Today, we took some lunch to a park I’ve been wanting to visit—it’s just a little playground next to the control tower at Buchanan Field (the Concord airport). Buchanan is a small airport—mostly little Cessnas and single-engine private planes fly out of there. But occasionally you get a little corporate Lear jet coming or going, which is pretty cool. The park is next to the control tower, and they have a speaker so you can listen to the air-traffic controller and the planes communicating, and the runway is right next to the park as well, so you can watch the planes take off and land. My dad would’ve loved it!! And we had a great time. Sam crawled around exploring, and Theo found two other little boys to play tag with. And we all enjoyed watching the planes—especially the little Lear jet that took off while we were there!

Last but not least, I had an interesting date on Friday. I’ll spare you the long story, but I became acquainted online with two women who live in the area and have special-needs kids. One has a seven-year-old who is on the autism spectrum, and one has a nine-year-old with Down syndrome. (Together they run a little cupcake business, but that’s beside the point—except that cupcakes are awesome!) We had talked a bit about school districts and special needs, and they invited me to come over for coffee so we could talk in more depth. So I did that Friday morning, while Chris took the boys for a little drive.

On the plus side, the women (Shannon and Bernadette) were super nice and gave me so much good information! And probably the highlight for me was meeting Bernadette’s daughter, Lily, who has DS. What a neat girl! She was friendly and charming and fun, but with a nice little bit of attitude sprinkled in. In other words, very much like any nine-year-old girl! Liam, Shannon’s son (who goes to school with Lily), apparently loves Lily, despite her being two years old, because, as he says, “She’s bad—she gets into trouble!” Evidently Ms. Lily has a mischievous streak and likes to stir the pot at school, despite being overall a very nice, friendly girl. Sound like anyone I know well—a certain blond five-year-old?! They must never meet, or they might try to take over the world—ha! (Actually, they did meet at the end, but no world-domination plot emerged.)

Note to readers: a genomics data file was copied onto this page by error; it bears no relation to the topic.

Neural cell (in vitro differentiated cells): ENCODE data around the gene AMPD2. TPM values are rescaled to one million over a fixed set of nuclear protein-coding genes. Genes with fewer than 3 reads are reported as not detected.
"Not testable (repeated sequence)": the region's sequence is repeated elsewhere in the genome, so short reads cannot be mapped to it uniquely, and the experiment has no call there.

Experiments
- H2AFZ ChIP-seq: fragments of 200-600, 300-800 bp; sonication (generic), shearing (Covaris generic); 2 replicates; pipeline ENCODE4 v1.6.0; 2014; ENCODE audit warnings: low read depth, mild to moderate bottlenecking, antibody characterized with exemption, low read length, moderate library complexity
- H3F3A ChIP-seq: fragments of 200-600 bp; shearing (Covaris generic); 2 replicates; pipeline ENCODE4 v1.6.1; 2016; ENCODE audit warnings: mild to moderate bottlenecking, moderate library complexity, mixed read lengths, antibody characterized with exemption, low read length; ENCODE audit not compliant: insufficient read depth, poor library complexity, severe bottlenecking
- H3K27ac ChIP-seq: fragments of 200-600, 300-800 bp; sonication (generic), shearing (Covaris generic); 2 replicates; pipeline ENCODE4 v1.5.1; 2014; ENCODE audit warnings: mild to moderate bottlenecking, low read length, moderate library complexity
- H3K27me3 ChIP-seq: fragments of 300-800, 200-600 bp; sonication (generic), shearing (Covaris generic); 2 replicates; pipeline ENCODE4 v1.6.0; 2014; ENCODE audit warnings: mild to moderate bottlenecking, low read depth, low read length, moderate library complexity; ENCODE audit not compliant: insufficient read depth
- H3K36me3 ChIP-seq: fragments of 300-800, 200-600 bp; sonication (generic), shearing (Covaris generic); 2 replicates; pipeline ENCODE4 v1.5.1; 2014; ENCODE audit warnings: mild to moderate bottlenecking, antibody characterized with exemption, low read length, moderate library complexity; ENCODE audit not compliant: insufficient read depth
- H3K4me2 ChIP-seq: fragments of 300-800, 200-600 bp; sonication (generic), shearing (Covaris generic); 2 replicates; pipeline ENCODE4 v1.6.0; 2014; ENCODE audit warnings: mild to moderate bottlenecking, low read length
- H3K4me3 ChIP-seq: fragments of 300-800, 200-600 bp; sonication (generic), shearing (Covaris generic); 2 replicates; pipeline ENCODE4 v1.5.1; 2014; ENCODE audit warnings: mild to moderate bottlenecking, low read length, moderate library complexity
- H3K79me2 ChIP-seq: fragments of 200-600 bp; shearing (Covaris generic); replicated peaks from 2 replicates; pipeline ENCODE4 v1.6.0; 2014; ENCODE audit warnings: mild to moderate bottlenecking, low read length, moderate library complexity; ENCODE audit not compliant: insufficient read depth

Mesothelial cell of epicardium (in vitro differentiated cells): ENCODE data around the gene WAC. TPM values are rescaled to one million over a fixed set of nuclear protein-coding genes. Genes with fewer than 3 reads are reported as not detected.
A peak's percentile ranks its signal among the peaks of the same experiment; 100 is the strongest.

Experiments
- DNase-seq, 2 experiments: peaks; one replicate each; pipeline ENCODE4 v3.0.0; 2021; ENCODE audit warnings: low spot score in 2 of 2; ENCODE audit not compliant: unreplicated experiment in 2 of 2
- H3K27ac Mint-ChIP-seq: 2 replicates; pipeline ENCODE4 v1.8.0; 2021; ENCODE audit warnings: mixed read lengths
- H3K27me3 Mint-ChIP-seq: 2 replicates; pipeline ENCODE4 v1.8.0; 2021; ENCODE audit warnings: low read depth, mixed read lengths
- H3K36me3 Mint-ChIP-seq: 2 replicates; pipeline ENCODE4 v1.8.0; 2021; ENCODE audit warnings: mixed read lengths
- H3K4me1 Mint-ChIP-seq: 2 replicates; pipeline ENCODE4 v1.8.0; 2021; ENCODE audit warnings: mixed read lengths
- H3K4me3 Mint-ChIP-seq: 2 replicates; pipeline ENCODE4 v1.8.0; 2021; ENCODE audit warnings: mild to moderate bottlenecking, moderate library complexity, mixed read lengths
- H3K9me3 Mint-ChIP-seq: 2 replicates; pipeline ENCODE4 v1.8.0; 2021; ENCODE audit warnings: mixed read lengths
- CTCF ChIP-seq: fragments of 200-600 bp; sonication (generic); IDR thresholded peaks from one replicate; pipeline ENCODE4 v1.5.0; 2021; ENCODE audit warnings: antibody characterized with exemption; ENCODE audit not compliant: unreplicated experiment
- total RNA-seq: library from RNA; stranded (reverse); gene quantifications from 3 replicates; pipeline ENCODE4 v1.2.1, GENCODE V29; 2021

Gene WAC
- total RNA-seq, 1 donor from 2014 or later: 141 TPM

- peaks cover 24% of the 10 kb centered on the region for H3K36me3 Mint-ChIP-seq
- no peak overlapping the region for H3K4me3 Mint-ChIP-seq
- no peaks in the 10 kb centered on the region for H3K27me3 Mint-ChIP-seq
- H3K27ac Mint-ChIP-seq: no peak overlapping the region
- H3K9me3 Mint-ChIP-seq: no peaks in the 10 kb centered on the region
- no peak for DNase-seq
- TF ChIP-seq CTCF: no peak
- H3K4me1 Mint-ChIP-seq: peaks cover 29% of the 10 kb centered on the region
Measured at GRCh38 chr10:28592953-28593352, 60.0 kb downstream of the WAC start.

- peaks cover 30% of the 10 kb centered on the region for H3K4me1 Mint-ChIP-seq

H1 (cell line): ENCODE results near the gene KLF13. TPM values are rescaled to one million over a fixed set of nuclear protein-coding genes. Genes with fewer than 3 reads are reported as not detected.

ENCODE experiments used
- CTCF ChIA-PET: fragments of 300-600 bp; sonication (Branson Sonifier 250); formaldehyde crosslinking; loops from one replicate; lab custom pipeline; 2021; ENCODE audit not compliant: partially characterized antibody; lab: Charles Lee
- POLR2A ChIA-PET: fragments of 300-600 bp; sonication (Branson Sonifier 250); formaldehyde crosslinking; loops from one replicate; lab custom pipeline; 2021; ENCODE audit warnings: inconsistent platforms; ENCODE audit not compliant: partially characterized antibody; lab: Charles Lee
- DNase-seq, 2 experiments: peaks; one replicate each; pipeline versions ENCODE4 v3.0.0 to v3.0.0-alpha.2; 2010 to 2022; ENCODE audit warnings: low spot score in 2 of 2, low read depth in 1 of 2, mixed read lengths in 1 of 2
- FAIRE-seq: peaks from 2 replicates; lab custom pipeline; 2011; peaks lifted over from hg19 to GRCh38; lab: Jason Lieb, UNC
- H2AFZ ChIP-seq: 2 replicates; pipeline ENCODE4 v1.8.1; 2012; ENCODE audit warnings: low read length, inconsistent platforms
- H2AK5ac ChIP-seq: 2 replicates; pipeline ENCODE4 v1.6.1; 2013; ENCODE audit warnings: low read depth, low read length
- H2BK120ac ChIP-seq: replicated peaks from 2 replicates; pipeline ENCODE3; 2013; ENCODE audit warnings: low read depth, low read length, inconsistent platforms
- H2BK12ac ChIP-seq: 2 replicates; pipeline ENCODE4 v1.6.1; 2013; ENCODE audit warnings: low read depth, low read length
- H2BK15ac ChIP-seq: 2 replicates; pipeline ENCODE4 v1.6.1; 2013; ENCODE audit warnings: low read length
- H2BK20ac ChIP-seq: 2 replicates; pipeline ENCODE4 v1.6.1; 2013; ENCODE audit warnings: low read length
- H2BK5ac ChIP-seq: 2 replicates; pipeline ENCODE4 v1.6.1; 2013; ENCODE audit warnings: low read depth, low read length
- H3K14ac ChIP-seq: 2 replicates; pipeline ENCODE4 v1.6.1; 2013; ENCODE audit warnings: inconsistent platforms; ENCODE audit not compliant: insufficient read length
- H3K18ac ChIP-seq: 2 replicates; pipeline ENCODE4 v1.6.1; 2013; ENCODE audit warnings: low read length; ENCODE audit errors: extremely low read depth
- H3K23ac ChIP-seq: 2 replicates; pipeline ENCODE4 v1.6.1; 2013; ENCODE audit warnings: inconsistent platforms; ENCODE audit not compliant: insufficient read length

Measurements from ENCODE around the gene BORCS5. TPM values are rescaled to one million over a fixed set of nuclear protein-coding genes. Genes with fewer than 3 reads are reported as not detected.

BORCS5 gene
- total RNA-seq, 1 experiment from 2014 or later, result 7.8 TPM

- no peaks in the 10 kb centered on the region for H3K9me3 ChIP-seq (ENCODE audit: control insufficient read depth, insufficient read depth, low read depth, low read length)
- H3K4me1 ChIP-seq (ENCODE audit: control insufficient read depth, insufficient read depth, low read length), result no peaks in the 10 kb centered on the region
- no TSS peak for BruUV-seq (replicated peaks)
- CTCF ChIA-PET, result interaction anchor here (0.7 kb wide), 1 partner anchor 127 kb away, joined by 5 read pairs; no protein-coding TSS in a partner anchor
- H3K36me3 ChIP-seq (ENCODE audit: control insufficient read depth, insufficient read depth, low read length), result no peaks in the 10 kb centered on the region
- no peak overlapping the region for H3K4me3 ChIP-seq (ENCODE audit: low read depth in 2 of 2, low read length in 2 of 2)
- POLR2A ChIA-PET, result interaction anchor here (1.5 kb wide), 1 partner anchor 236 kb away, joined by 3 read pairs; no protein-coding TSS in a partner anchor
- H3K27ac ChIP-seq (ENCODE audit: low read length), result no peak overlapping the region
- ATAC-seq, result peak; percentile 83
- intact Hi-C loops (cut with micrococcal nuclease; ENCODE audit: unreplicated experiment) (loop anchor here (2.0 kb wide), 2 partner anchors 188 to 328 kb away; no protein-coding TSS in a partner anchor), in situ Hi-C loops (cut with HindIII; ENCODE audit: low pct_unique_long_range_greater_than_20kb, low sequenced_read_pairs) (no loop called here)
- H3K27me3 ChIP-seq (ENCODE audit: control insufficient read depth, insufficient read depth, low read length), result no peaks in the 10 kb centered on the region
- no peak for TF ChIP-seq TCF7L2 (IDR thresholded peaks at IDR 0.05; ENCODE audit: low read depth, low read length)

On the minus side, the women have not had good experiences with our school district, and they highly recommended that we try to get into the Lafayette district, as it is much, much better for kids with special needs.

So a bit of background here. We’re in the Mt. Diablo district. It’s supposedly an excellent district overall, but it’s huge. And it has good schools and not-so-good schools. And their special-needs programs—well, not so great. Lafayette is a very tiny, very wealthy district. Plus, they have a nonprofit agency in Lafayette that supplements the special-needs program in the Lafayette district, so that money is used for a lot more inclusion efforts and such.

So, we’re renting right now—why not move to Lafayette? Simple: money. The median home price in Clayton, where we live, is $580,000. The median home price in Lafayette is over $1,000,000. I looked up rentals, just out of curiosity, and whereas we pay more than $2,700/month for rent (I know—you’re choking. We choke too. It’s phenomenally expensive here—and we live in the cheap area!), in Lafayette the rents seem to start around $3,600/month and go up. Ouch. I don’t see that happening.